1.2 MOS structures
Carefully designed metal–oxide–semiconductor (MOS) structures are a common building block in digital electronics, primarily intended to form part of a transistor-based switch. However, throughout the active regions of a microelectronic chip there will be secondary MOS structures that arise because metal tracks are insulated from the semiconductor substrate by a layer of oxide; equally careful design is necessary to ensure that these do not form part of a switch. The acronym is a mixture of materials classification and materials, but it is so well established that it's too late to argue that conductor–insulator–semiconductor is more generic, so MOS it is.
This text is written presuming that MOS will be pronounced ‘em-oh-ess’. The alternative pronunciation, ‘moss’, is reserved for use within the longer acronym CMOS: ‘see-moss’.
Note down three important functions that can be performed by MOS structures.
MOS structures are central to the following functions:
the detection of light;
In practice, especially for mass-market consumer products, the semiconductor is silicon; the insulator is then silicon dioxide (see Box 1: Silicon and silicon dioxide). There are various options for the conductor: for several years it was aluminium; then it became expedient to use something more refractory such as heavily doped polycrystalline silicon, deposited from silane; the interconnecting tracks typically involve an exotic intermetallic compound layer followed by copper.
Box 1: Silicon and silicon dioxide
Solid-state electronics has made much use of silicon dioxide and silicon as archetypal insulator and semiconductor. They are excellent partners for the following reasons:
Silicon can be manufactured as wafers of extremely pure, single-crystal material.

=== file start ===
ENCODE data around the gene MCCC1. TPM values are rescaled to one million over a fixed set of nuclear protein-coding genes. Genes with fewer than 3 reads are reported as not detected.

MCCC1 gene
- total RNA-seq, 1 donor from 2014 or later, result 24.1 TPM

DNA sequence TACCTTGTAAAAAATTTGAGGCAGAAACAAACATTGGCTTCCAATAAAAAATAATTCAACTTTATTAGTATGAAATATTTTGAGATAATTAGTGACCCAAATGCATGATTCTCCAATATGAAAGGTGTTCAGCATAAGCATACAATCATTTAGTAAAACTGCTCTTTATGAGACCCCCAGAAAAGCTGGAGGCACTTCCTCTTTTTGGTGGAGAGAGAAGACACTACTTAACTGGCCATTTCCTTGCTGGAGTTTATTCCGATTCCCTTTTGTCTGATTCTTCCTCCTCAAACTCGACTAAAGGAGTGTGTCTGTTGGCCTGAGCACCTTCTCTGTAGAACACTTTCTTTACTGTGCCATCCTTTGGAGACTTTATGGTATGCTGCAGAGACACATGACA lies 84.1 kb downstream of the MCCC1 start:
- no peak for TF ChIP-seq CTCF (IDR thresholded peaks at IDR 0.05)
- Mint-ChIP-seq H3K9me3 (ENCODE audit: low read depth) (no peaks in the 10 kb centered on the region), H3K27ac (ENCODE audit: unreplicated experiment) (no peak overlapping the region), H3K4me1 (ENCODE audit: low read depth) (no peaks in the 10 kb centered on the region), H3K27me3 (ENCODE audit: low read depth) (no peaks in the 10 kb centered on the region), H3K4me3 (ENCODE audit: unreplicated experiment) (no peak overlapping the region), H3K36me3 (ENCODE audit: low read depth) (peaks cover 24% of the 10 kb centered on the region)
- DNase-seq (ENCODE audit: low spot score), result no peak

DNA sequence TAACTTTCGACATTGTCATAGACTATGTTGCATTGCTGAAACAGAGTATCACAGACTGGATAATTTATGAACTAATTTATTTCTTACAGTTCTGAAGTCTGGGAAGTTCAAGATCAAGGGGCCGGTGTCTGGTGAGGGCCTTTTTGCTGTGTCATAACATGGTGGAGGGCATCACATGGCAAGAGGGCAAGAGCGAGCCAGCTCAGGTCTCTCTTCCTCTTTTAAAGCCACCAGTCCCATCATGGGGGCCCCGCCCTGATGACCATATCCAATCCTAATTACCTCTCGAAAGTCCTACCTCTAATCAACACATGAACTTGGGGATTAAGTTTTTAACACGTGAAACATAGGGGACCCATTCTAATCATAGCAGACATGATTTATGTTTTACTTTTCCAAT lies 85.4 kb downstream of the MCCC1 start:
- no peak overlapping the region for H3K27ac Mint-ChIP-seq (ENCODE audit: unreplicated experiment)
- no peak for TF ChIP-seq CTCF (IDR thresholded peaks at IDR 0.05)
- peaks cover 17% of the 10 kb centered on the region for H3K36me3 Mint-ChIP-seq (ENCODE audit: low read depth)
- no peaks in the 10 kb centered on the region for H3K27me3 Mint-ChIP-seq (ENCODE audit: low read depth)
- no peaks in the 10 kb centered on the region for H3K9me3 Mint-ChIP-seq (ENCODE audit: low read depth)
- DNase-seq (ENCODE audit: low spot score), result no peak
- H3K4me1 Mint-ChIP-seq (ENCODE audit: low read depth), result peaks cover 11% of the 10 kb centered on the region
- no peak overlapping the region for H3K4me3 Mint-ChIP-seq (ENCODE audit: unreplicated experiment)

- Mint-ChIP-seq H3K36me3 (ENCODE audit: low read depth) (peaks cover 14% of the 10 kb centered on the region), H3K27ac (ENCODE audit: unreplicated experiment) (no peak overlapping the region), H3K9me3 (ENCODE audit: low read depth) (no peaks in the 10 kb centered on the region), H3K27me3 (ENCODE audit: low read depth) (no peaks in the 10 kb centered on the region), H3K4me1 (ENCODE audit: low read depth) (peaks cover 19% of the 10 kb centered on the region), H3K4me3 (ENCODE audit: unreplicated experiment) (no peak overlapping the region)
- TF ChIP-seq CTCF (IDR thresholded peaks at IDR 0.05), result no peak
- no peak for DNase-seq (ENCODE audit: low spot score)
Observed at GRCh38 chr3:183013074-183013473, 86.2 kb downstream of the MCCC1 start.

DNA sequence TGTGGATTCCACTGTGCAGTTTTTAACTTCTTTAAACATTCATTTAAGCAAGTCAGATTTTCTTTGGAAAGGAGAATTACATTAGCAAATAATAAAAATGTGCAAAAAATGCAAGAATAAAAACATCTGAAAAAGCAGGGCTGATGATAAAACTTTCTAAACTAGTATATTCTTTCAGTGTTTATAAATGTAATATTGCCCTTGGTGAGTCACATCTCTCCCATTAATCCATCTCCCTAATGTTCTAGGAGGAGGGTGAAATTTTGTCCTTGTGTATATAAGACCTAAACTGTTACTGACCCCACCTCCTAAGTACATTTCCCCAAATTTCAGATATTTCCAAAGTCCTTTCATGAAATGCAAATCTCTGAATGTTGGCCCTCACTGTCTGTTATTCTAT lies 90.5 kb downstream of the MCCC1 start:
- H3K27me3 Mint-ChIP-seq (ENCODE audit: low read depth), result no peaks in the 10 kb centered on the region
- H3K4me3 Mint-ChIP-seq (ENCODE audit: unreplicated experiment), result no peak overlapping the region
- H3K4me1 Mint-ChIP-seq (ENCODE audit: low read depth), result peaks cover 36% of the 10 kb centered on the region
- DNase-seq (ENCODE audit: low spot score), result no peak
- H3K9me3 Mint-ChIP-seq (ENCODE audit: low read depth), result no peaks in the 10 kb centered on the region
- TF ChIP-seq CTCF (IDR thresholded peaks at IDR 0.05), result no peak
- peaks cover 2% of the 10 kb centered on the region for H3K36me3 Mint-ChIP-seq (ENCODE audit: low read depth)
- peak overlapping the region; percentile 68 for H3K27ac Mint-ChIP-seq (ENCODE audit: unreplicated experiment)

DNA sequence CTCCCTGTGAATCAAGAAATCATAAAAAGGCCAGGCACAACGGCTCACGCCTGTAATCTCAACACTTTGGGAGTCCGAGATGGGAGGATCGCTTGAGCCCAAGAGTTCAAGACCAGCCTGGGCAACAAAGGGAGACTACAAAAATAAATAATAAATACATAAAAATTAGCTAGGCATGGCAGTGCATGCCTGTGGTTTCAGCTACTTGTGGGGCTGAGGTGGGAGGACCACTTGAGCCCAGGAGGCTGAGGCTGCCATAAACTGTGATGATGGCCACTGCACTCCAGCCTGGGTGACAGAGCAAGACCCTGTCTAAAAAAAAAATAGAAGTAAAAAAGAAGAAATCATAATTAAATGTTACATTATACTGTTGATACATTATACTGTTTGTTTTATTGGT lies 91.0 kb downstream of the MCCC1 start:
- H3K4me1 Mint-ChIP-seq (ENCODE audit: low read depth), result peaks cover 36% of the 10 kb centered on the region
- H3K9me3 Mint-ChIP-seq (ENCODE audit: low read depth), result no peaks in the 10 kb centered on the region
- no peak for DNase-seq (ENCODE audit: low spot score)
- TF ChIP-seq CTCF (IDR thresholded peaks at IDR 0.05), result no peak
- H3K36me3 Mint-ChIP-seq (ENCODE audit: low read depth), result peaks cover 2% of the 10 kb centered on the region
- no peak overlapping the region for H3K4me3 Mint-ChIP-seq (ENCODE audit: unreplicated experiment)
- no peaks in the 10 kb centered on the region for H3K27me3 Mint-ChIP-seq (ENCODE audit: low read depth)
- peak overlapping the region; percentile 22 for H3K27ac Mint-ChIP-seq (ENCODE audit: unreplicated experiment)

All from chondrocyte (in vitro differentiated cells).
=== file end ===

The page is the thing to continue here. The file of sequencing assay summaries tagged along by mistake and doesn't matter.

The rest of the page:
Silicon of high purity can also be grown out of the vapour phase, for instance silicon tetrahydride (silane, SiH4), at elevated temperature.
The conductivity of silicon is readily manipulated locally by the addition of controlled quantities of dopant in combination with photolithography.
The oxide of silicon – namely silicon dioxide, SiO2 – can be readily grown onto a silicon surface on exposure to oxygen or steam at elevated temperature.
Silicon dioxide can also be grown out of the vapour phase at elevated temperature, so it can be incorporated over surfaces other than silicon.
Table 1 shows some bulk physical properties for three silicon-based materials and, as a comparator, aluminium. Exercise 1 will help you to appreciate the data.
Table 1 Comparisons of silicon, silicon dioxide and aluminium at 300 K
|Si (intrinsic)||Si (heavily doped polycrystalline)||SiO2||Al|
|Density / 103 kg m−3||2.3||2.3||2.2||2.7|
|Resistivity / Ω m||2.3 × 103||1 × 10−5||1 × 1015||2.7 × 10−8|
|Breakdown strength / V m−1||3 × 107||—||1 × 109||—|
|Melting temperature / °C||1415||1415||1600||660|
|Energy gap / eV||1.1||1.1||9.0||—|
|Atom density / 1028 atoms m−3||5||5||2.2||6|
Using data in Table 1, say:
(a) how much less conductive than aluminium is heavily doped polycrystalline silicon
(b) how much less conductive than aluminium is pure silicon
(c) how much less resistive than silicon dioxide is pure silicon.
(a) We want the inverse ratio of resistivities: heavily doped polycrystalline silicon is about 400 times less conductive than aluminium.
(b) We want the inverse ratio of resistivities: pure silicon is about 1011 times less conductive than aluminium.
(c) We want the ratio of resistivities: silicon is 4 × 1011 times less resistive than silicon dioxide.
There are two other things you should know about silicon and aluminium. First, they form a eutectic alloy at 11.7% Si which melts at 577 °C, so don't go thinking that process temperatures can approach 660 °C (see Table 1) once something has been made involving these two elements in contact. In fact, 450 °C is generally recognised as the safe upper limit. Second, aluminium – like gallium, boron and indium – is a well-known dopant capable of rendering silicon a p-type semiconductor.